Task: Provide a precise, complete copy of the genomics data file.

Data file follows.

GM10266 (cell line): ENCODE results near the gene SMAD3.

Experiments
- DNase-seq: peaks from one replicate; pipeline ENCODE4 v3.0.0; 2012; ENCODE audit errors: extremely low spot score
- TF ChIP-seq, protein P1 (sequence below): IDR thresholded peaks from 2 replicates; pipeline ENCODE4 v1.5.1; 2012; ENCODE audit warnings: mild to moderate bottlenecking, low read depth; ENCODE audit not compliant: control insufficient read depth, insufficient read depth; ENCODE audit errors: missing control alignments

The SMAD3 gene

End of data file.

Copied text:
GM10266 (cell line): ENCODE results near the gene SMAD3.

Experiments
- DNase-seq: peaks from one replicate; pipeline ENCODE4 v3.0.0; 2012; ENCODE audit errors: extremely low spot score
- TF ChIP-seq, protein P1 (sequence below): IDR thresholded peaks from 2 replicates; pipeline ENCODE4 v1.5.1; 2012; ENCODE audit warnings: mild to moderate bottlenecking, low read depth; ENCODE audit not compliant: control insufficient read depth, insufficient read depth; ENCODE audit errors: missing control alignments

The SMAD3 gene